Why would you see that organizations would benefit from implementing sel-organization?


Some things are important for traditional stakeholders like profitability. If it’s a profitable way to do something, they’re going to choose to do it. But there are some things in society that are simply good for people – it makes them feel better. When those two things are true at the same time, something very positive can happen quickly, because all the different stakeholder groups get the thumbs-up and we’re off to the races.


Today, it’s become so clear that feeling passionate about what you do is fundamental as a baseline. A passionate work environment needs to look quite different. And these are some of the puzzle pieces that appear when discussing self-management, as we discover the best new ways to organise.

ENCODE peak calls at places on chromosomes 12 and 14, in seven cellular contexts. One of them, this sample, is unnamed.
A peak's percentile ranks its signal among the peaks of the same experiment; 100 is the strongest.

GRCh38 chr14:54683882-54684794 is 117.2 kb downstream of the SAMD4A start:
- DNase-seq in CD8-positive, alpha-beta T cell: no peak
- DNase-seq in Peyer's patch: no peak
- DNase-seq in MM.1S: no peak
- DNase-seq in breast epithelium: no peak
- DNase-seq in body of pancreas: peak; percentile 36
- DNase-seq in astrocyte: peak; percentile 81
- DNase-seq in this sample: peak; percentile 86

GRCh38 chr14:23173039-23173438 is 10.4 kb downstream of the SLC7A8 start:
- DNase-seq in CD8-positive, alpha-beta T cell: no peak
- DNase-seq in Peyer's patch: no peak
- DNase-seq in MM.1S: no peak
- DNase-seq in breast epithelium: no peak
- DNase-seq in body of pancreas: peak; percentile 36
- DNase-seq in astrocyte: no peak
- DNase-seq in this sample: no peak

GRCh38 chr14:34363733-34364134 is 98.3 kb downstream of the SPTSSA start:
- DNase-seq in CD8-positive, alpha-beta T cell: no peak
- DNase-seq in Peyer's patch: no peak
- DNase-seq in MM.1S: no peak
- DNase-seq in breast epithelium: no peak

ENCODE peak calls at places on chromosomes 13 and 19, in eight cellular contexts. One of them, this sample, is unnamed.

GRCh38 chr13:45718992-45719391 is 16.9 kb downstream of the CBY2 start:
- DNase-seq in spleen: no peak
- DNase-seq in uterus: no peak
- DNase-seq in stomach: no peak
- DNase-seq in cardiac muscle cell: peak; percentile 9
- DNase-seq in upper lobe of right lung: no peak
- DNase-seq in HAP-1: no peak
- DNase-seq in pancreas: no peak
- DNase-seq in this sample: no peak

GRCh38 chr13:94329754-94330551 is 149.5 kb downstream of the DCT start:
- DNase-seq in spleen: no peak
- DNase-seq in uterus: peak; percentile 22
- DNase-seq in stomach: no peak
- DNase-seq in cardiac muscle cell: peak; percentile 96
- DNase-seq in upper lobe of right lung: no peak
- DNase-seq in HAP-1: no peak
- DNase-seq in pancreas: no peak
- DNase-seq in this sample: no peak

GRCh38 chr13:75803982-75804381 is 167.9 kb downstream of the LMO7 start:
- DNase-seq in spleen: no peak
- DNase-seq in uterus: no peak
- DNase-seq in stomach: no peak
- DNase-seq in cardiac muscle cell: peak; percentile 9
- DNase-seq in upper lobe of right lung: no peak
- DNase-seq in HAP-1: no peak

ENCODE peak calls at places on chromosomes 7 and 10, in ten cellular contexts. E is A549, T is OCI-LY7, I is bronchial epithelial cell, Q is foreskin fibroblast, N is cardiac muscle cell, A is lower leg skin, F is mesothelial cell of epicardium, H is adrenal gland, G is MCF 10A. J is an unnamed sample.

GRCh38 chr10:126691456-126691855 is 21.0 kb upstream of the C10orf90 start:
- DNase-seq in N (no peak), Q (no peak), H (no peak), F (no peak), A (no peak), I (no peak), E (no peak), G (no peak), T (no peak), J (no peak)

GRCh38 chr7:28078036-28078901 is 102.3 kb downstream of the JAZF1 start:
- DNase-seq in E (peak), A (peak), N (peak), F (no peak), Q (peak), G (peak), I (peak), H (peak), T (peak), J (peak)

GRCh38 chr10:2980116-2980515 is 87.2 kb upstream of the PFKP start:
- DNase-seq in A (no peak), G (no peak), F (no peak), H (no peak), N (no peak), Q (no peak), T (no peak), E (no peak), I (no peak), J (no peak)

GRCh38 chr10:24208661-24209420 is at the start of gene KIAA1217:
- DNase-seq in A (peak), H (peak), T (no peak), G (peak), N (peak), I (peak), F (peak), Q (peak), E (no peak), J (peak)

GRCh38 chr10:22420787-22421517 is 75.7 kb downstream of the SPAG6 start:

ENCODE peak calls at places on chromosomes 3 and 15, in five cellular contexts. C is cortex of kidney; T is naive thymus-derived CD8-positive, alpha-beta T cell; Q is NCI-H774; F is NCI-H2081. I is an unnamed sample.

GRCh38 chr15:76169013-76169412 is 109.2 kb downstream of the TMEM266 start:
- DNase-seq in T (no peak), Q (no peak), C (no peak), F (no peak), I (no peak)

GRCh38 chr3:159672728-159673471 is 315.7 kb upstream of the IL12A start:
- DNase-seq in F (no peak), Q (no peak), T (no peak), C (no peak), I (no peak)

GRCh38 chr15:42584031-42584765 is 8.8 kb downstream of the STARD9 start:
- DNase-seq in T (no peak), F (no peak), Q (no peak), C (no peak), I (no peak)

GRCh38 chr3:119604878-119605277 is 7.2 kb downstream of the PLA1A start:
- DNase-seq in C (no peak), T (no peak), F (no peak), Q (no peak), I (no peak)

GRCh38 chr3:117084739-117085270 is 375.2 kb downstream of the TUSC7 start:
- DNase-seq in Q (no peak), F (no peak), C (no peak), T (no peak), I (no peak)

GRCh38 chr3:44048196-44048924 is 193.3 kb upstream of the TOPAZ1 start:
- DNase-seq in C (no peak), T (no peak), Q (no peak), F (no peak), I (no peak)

How do you think these types of organisations will influence the future? Do you have any observations that can help us to anticipate what’s to come?


One way to think about answering that question is to consider what the main drivers of change are at the moment in society. And there are three that are of special significance here.


For one thing, the world is changing very quickly in a way that wasn’t true fifty years ago. It’s massively more complex and it changes in a quicker way. That means that organisations are going to have to act quicker as well. You can’t make quick decisions top-down. Now, it has to be bottom-up. So that’s one trend that affects everything and makes it more likely that this will be the way to do things.